Discuss Detroit Archives - Beginning January 2007 100 year old photo blog Previous Next
Top of pageBottom of page

Lilpup
Member
Username: Lilpup

Post Number: 2305
Registered: 06-2004
Posted on Wednesday, June 13, 2007 - 2:13 am: Edit PostDelete PostMove Post (Moderator/Admin Only)

Hanna Furnaces, Great Lakes Steel, 1942

not a lot of Detroit pictures, but a cool site
Top of pageBottom of page

Burnsie
Member
Username: Burnsie

Post Number: 1032
Registered: 11-2003
Posted on Wednesday, June 13, 2007 - 3:11 pm: Edit PostDelete PostMove Post (Moderator/Admin Only)

That photo is from the Library of Congress collection of Farm Security Administration photographs:

http://memory.loc.gov/cgi-bin/ query/D?fsaall:5:./temp/~ammem _qdiO::

"Dave," who submitted the photo, credited the photographer but also should have credited the LOC website.
Top of pageBottom of page

Bulletmagnet
Member
Username: Bulletmagnet

Post Number: 618
Registered: 01-2007
Posted on Wednesday, June 13, 2007 - 4:49 pm: Edit PostDelete PostMove Post (Moderator/Admin Only)

Lilpup, thanks for that linkage! I checked out that site this AM and loved the photos. The WWII color always gets me. Most of my memories of that piece of history are in black and white, this is why I really dig those Kodachrome shots. Very cool, indeed. And the same thanks go to Burnsie, for the same reasons.
Top of pageBottom of page

Bertz
Member
Username: Bertz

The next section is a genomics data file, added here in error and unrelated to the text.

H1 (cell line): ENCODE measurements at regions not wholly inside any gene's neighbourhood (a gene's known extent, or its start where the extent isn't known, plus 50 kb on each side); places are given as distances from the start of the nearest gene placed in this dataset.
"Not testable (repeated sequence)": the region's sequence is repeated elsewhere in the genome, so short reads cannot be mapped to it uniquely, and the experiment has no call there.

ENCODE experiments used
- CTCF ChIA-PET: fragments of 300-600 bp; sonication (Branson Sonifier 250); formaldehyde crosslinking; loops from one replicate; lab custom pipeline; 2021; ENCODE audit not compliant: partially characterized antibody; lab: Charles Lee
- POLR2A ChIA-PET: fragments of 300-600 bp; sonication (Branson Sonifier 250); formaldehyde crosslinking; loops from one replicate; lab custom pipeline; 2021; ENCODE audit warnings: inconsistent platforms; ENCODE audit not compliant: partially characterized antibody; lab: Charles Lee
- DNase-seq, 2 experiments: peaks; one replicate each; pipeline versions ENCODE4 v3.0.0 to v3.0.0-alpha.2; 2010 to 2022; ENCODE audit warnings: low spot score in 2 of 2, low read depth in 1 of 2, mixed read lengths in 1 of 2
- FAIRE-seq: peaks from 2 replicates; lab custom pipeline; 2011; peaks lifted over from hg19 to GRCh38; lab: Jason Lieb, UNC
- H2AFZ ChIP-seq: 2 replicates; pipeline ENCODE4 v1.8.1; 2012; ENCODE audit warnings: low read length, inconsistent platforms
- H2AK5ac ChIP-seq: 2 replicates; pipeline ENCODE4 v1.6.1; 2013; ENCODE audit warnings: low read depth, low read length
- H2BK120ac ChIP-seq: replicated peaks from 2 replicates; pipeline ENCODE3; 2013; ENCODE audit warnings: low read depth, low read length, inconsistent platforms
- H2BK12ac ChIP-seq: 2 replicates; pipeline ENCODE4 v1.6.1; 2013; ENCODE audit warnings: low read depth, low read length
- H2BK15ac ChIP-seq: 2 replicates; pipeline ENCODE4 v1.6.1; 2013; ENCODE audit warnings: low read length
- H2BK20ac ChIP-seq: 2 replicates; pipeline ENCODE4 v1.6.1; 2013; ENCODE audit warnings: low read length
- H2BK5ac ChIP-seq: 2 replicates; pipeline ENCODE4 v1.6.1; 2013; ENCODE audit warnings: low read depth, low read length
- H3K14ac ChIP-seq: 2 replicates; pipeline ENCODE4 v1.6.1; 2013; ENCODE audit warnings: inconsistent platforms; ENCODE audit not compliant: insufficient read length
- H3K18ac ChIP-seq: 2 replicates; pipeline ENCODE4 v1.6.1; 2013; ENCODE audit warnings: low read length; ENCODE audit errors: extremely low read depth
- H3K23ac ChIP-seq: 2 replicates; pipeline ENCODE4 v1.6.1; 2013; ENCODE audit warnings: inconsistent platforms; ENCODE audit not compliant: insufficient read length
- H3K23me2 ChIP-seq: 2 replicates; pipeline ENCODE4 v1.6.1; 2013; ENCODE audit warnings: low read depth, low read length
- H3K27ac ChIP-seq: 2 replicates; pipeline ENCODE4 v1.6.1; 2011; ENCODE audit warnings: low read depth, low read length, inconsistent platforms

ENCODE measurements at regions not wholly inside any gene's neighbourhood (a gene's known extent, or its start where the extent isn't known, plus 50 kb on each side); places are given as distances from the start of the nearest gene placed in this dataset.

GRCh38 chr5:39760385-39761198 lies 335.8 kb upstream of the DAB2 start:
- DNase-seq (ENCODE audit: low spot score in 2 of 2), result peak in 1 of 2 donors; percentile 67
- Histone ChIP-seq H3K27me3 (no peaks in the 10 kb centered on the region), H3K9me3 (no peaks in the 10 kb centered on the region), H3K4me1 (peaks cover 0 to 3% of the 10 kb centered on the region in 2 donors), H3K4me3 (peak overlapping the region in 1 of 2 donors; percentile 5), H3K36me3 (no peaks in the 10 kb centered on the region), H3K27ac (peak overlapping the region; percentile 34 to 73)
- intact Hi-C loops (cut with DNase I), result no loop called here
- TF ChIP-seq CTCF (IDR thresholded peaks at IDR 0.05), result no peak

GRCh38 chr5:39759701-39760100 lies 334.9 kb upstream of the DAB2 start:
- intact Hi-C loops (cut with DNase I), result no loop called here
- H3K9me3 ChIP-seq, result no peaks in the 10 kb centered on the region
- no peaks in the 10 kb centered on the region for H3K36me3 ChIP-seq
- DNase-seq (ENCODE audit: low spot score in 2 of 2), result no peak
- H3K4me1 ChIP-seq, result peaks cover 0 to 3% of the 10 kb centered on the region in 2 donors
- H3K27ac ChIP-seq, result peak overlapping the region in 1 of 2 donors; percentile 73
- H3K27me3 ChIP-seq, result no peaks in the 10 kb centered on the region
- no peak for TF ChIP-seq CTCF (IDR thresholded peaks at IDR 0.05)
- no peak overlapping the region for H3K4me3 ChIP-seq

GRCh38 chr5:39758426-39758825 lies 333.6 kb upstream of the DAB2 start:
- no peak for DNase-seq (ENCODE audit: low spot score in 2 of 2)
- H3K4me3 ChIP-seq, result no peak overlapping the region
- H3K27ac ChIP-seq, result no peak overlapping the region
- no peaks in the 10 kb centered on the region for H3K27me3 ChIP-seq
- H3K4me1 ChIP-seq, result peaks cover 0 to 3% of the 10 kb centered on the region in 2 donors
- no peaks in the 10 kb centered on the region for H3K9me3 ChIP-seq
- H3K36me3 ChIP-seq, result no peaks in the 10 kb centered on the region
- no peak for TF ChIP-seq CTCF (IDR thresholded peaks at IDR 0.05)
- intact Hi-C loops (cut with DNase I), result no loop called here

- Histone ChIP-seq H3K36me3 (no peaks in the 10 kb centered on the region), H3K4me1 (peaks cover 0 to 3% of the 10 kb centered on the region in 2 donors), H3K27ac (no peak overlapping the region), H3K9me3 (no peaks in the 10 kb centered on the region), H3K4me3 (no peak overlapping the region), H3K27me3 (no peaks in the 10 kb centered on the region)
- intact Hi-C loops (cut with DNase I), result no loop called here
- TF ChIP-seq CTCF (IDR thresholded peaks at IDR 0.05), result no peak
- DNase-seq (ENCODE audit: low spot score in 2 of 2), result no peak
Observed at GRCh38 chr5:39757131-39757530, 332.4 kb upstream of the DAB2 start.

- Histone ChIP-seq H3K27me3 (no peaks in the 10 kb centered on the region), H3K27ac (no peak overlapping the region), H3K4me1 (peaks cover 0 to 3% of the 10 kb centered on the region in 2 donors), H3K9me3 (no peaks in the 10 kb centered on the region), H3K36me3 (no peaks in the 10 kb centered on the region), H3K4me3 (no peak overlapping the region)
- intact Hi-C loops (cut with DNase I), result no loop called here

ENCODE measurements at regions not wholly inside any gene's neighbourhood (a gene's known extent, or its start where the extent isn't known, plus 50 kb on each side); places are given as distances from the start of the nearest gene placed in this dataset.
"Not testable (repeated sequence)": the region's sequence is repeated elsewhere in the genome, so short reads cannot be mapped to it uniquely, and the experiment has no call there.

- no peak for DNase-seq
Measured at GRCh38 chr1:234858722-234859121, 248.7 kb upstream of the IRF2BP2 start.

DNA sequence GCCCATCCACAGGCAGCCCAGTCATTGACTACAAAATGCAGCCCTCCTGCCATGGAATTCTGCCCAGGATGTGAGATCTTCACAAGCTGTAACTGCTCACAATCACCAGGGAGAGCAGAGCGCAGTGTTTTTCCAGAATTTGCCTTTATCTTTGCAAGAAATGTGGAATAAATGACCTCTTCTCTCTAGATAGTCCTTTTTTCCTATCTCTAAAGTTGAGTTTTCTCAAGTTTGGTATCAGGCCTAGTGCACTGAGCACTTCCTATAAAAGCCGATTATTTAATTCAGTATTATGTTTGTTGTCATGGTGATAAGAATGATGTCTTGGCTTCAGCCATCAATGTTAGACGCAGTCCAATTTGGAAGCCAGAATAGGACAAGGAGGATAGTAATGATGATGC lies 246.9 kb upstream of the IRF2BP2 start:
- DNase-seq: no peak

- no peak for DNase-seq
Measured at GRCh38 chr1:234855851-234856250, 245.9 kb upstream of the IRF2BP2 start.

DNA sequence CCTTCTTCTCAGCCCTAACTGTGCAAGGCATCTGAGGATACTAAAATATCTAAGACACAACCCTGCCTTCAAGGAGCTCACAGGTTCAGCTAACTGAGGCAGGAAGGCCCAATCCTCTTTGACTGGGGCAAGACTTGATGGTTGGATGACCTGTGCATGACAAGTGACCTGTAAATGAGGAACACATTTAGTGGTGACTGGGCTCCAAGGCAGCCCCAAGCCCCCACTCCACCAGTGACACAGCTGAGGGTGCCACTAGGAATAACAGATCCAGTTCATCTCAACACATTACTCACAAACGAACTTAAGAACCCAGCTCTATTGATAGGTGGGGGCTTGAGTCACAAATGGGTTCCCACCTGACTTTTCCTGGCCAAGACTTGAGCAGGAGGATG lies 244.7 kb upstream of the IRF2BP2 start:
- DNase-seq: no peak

Post Number: 552
Registered: 11-2003
Posted on Wednesday, June 13, 2007 - 8:00 pm: Edit PostDelete PostMove Post (Moderator/Admin Only)

coke ovens?
Top of pageBottom of page

Burnsie
Member
Username: Burnsie

Post Number: 1033
Registered: 11-2003
Posted on Wednesday, June 13, 2007 - 9:13 pm: Edit PostDelete PostMove Post (Moderator/Admin Only)

You can download extremely high resolution TIFF files of those photos from the LOC website. I burned a bunch onto DVD. Keyword "Detroit" in the color section, and there are 15 photos. Eight of them are of the steel mills. Of the remainder, you don't want to miss the pics taken from the Maccabees Building and looking east-west-north-south, and the one from the Fisher Building looking down on Second Ave.
Top of pageBottom of page

Burnsie
Member
Username: Burnsie

Post Number: 1034
Registered: 11-2003
Posted on Wednesday, June 13, 2007 - 9:15 pm: Edit PostDelete PostMove Post (Moderator/Admin Only)

Especially with the large-format (not 35mm) Kodachrome scans, it's like looking through a window into a lost world. The film was very slow back then so there's an overall dark shading to most of the pictures, but the detail and color are AMAZING.
Top of pageBottom of page

Lilpup
Member
Username: Lilpup

Post Number: 2313
Registered: 06-2004
Posted on Thursday, June 14, 2007 - 10:37 pm: Edit PostDelete PostMove Post (Moderator/Admin Only)

low density isn't always a bad thing

Grand Circus Park, 1921
Top of pageBottom of page

Mercman
Member
Username: Mercman

Post Number: 24
Registered: 10-2006
Posted on Thursday, June 14, 2007 - 11:03 pm: Edit PostDelete PostMove Post (Moderator/Admin Only)

That is an AWESOME site...I spent the better part of Wed afternoon going thru it.

Really makes you appreciate what we have now-a-days.

The old pics of Detroit are incredible.
Top of pageBottom of page

Gsgeorge
Member
Username: Gsgeorge

Post Number: 154
Registered: 08-2006
Posted on Thursday, June 14, 2007 - 11:10 pm: Edit PostDelete PostMove Post (Moderator/Admin Only)

cool shot! I was surprised to see that it was taken by ARTHUR SIEGEL. I just saw an exhibit of Arthur Siegel photos here in SoCal. He was a pretty prolific photographer back in the day, and studied at U of M.

http://www.stephencohengallery .com/artists/vintage/siegel.ht ml

(Message edited by gsgeorge on June 14, 2007)

Add Your Message Here
Posting is currently disabled in this topic. Contact your discussion moderator for more information.